Dicen que soy comunista (1951)

TV-PG   |    |  Comedy, Crime, Drama


Dicen que soy comunista (1951) Poster

This political-comedy by famed Director Alejandro Galindo, tells the story of Benito, (Aldalberto Martinez) a widower and blue-collar worker who wants the best for his young son. After ... See full summary »


7.2/10
12

Photos

  • Adalberto Martínez in Dicen que soy comunista (1951)
  • Arturo Castro 'Bigotón' and José Pulido in Dicen que soy comunista (1951)
  • Dicen que soy comunista (1951)
  • Dicen que soy comunista (1951)
  • Dicen que soy comunista (1951)
  • Adalberto Martínez in Dicen que soy comunista (1951)

See all photos

More of What You Love

Find what you're looking for even quicker with the IMDb app on your smartphone or tablet.

Get the IMDb app

Reviews & Commentary

Add a Review


User Reviews


20 July 2014 | EdgarST
9
| Comedy with Cult Potential
"Dicen que soy comunista" is a very funny comedy, directed and co-scripted (with art director Gunther Gerszo) by Alejandro Galindo, a serious and progressive filmmaker, responsible for half a dozen major works made during the "golden age" of Mexican cinema, including telling portraits of the working and middle classes ("Campeón sin corona", "Una familia de tantas", respectively), as well as a fine motion picture about the illegal migration from México to USA (see ["Espaldas mojadas"). A spoof on the witch-hunt craze of the 1940-50s, when many persons were victims of the madness created by the fear of the so-called "red menace", Communism, some may object that there is nothing to laugh about from this chapter of world politics, but the same could be said of the situation described by Charles Chaplin in "The Great Dictator". Resortes is moving as well as funny in the role of Benito Reyes, a naive typesetter who gets involved with a gang led by Macario Carrola (Miguel Manzano), a thug who fronts as the secretary of a leftist party with a name as long as rhetoric, and a membership of 2800 men. Carrola in turn follows orders from Wilhelm Ribenburf (Charles Rooner), a mean foreign entrepreneur, and things get kind of ugly with explosions, deaths and torture. At the time the film was made, Mexican unions and workers' organization were still considered victories of the 1910 Revolution, but they had also become corrupt and the revolutionary party had turned into a questionable institution, which is also reflected in the film, with crooked politicians and gullible workers. The plot also involves a contest to select the Queen of the Waitresses, a set of popular dances of the day (in which Resortes excels), and a benevolent gang of street kids and a Republican Spanish shopkeeper, who save the day when things get out of hand for the typesetter, his little son Huicho (funny Joaquín Roche) and girlfriend Berta (María Luisa Zea). Among films with potential to become cults favorites, this one has a secure place.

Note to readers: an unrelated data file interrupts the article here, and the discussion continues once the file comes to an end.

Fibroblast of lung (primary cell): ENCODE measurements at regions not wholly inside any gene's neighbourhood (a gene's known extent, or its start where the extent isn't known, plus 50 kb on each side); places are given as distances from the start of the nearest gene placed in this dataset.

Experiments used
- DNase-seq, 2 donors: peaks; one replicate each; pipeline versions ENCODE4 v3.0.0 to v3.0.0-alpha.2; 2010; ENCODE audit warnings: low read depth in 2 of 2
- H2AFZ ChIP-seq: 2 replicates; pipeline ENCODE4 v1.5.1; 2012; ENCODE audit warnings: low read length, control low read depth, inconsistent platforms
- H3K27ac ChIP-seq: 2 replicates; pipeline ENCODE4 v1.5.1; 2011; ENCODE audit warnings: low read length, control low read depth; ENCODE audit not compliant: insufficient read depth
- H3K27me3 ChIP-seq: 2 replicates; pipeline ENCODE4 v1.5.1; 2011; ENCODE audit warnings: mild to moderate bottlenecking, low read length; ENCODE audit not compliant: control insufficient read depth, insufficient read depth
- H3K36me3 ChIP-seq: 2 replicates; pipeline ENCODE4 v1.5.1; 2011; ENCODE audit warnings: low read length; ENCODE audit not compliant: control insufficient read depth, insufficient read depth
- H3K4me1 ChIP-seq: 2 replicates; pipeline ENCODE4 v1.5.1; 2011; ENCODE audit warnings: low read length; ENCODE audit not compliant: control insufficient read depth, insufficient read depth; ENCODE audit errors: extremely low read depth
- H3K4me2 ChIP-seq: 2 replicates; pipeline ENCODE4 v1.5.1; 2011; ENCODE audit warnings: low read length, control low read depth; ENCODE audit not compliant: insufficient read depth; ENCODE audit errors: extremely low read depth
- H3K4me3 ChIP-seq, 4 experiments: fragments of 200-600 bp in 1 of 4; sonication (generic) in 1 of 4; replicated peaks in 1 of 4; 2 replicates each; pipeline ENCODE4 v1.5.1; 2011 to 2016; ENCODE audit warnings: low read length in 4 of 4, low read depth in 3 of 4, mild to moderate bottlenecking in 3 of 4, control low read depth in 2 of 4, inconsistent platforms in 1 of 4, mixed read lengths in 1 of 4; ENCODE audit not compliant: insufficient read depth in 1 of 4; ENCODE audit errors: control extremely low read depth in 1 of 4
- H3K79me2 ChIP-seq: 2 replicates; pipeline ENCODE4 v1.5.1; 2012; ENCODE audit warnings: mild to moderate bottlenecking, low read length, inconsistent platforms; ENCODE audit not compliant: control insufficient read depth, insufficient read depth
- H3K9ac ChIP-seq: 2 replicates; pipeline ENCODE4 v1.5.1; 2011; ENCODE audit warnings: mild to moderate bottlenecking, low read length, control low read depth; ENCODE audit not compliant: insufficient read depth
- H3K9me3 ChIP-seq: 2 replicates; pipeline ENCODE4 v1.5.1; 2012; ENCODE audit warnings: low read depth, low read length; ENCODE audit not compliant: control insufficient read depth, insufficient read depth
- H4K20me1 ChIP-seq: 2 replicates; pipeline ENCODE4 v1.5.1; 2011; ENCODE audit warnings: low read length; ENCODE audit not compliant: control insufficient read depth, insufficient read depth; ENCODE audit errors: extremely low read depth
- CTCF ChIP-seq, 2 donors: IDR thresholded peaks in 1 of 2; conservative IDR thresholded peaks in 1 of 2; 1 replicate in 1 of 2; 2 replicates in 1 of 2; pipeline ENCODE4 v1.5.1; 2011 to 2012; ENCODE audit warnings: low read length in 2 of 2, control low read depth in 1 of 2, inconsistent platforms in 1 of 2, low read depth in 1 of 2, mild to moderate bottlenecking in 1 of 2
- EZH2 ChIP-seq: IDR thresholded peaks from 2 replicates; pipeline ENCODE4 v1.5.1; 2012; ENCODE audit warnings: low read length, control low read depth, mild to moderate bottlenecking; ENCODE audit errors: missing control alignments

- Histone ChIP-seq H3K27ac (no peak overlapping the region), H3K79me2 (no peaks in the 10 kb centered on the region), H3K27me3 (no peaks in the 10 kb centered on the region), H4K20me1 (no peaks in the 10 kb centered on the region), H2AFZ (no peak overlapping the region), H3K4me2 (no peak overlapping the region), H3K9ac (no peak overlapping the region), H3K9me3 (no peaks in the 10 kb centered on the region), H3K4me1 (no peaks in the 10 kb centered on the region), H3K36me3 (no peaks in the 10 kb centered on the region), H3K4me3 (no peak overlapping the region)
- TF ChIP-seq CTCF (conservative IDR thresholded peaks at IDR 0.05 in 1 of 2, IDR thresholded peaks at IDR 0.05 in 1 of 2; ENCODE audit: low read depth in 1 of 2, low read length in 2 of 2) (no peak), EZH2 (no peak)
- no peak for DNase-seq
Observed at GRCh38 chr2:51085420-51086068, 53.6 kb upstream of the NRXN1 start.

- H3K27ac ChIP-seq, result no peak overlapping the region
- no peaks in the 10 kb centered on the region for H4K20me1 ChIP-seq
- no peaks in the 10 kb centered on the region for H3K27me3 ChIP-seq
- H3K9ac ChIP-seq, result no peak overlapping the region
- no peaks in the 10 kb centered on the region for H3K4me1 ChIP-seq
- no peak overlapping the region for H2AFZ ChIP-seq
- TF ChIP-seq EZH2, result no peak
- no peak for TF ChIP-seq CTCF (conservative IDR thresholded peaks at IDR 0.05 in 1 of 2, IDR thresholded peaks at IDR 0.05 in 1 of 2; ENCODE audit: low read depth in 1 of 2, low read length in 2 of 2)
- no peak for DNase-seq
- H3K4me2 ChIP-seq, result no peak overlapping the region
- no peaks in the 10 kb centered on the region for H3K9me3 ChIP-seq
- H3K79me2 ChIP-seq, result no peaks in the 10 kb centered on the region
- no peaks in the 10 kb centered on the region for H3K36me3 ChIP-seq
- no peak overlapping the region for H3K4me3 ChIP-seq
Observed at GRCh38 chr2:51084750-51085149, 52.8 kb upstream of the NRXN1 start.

Did You Know?

Storyline

Plot Summary


Genres

Comedy | Crime | Drama

Details

Release Date:

12 July 1951

Language

Spanish


Country of Origin

Mexico

Filming Locations

Mexico

What Does It Take to Make a Batman Movie?

Can a Batman movie be directed by anybody? Not necessarily. Let's travel through the lens to break down the artistic chops director Matt Reeves will need for his take on The Batman.

Watch now

Featured on IMDb

Check out IMDb's San Diego Comic-Con coverage, featuring Kevin Smith as captain of the IMDboat, July 18 to 20, 2019, visit our guide to Star Wars, family entertainment, and more.

Around The Web

 | 

Powered by ZergNet

More To Explore

Search on Amazon.com